Peck the Grammarian
"You Call Me Ralph"
I have known Dr. Ralph Peck for 31 years. The last several years, he and I met for lunch,
attended the monthly Albuquerque Geotechnical Group meeting, and after the meeting
we sat in his office, played with his poodle Tammy, and shared stories for hours. We had
a great time remembering our old friends and sharing recollections of geo-projects.
Dr. Peck's advice to engineers to get out in the field, study the ground "close-up," and
learn the means and methods of builders, is well known. Possibly not so well known was
his emphasis on clear, concise thinking and writing. He insisted that writing and use of
the proper "words" was very important to engineering. He told me he learned this from
his father O.K. Peck and from Karl Terzaghi.
One day I told Dr. Peck about Dr. Robert I. White, the president of Kent State University,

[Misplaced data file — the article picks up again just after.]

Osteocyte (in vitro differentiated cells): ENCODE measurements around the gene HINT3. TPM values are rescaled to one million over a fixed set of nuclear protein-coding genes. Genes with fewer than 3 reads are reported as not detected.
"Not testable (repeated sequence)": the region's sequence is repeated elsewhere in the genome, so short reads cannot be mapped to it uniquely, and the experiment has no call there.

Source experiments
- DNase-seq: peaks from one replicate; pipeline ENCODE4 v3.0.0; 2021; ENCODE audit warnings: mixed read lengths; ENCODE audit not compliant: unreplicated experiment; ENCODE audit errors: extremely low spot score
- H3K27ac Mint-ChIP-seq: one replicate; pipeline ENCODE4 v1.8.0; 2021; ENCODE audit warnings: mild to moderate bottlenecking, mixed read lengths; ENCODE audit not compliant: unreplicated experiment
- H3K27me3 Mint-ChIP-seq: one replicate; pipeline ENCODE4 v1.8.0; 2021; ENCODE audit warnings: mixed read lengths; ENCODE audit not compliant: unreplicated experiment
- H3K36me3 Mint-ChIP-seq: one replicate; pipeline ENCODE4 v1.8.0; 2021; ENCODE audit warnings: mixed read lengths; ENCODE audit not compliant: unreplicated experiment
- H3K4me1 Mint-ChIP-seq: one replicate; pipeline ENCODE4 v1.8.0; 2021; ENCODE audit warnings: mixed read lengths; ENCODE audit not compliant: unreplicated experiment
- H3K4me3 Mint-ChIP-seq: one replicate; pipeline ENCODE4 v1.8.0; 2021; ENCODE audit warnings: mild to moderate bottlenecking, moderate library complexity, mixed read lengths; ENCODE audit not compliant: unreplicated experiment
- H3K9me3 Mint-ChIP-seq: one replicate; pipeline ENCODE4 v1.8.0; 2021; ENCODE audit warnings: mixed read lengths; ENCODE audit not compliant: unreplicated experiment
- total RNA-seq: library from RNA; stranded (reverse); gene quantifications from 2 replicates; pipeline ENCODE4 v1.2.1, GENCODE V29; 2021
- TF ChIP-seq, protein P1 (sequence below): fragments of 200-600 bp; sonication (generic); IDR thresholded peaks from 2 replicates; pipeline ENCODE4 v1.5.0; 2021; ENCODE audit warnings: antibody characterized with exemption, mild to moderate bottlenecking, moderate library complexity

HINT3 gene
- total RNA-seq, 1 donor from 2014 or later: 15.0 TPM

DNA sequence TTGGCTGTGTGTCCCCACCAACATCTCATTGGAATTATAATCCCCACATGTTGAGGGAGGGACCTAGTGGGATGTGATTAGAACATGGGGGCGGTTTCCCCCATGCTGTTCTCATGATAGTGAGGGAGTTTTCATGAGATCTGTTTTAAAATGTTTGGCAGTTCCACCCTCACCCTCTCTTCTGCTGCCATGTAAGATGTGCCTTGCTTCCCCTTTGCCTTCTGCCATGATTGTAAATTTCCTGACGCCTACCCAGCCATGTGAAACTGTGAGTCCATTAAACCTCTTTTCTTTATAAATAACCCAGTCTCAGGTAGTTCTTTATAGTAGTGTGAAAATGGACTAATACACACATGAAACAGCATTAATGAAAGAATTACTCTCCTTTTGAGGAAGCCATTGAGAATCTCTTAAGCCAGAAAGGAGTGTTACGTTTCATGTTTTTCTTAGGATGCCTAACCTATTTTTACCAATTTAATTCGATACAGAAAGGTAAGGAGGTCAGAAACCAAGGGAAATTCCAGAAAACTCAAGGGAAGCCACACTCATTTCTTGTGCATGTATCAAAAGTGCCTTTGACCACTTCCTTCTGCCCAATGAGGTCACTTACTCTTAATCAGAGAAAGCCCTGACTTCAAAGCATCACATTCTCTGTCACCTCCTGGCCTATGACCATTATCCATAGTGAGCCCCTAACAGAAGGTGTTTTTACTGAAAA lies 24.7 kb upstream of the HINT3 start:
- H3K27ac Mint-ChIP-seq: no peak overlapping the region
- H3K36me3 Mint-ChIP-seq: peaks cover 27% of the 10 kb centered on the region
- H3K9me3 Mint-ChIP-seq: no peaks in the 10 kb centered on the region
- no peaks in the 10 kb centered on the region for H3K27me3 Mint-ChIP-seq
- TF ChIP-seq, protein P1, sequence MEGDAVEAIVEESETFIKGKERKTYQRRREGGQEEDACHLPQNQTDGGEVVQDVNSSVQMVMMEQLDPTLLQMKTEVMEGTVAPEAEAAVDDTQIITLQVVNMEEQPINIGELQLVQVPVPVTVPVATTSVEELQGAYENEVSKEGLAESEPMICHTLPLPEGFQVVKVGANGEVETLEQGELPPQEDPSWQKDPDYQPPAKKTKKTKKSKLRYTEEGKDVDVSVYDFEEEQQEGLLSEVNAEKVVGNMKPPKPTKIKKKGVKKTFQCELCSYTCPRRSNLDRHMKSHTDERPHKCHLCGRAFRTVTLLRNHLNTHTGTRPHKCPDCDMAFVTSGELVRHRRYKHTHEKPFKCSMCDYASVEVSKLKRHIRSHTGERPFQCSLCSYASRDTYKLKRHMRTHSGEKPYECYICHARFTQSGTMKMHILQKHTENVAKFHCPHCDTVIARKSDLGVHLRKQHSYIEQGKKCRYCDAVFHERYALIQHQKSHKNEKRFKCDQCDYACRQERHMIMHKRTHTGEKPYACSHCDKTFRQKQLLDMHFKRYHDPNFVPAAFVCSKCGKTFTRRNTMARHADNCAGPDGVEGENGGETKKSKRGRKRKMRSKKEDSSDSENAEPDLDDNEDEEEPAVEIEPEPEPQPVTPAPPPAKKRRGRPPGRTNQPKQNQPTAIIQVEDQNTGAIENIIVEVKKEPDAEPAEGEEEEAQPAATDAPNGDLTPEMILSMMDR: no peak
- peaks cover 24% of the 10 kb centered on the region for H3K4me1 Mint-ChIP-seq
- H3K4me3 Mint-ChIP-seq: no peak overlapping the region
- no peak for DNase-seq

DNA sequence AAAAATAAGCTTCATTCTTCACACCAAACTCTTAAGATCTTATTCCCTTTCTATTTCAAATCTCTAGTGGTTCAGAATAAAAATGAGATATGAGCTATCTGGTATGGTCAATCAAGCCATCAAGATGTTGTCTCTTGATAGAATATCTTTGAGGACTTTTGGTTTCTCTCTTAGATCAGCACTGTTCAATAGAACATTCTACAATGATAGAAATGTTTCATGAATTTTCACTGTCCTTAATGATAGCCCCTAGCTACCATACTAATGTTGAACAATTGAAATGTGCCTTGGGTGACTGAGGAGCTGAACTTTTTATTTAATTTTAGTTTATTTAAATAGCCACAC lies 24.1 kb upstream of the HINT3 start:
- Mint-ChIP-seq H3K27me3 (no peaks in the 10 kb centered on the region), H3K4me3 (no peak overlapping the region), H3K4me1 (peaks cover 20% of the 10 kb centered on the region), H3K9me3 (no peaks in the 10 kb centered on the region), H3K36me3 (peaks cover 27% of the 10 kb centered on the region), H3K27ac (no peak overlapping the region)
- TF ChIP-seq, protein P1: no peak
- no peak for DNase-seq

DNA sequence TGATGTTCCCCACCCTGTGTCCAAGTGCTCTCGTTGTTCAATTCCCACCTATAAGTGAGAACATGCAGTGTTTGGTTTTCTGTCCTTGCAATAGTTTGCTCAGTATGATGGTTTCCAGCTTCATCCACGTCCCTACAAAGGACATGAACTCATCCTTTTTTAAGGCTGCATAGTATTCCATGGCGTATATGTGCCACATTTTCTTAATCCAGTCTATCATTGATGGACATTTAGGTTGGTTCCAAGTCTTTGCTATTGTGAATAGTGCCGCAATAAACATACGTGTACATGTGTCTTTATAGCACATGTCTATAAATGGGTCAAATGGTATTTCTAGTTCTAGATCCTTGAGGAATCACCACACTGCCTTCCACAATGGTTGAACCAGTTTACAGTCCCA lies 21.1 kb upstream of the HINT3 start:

whom I met while an undergraduate student. In the spring and summer of 1965, I was
the part-time janitor who cleaned his office and emptied his wastebaskets. President
White used what I called "big words" in his speech and his memos to staff. He insisted
that we must rise to his level of vocabulary and use the precise words required. I always
addressed him as "President White." After several months of morning encounters, he
told me that we were friends and that I didn't have to call him "President White"
anymore. After a pause, and wondering if I should call him "Bob," he told me that I could
call him "Dr. White!" Dr. Peck laughed at this concession to correctness, then said, "John
that's why I like you so much.... you call me Ralph.
In my opinion, Ralph Peck was one of the greatest Civil Engineers of all time. He was my
friend. I miss you Ralph.
John C. Lommler, Ph.D., P.E.
This letter is an excerpt from the Geo-Strata Feature on Professor Peck, Geo-Strata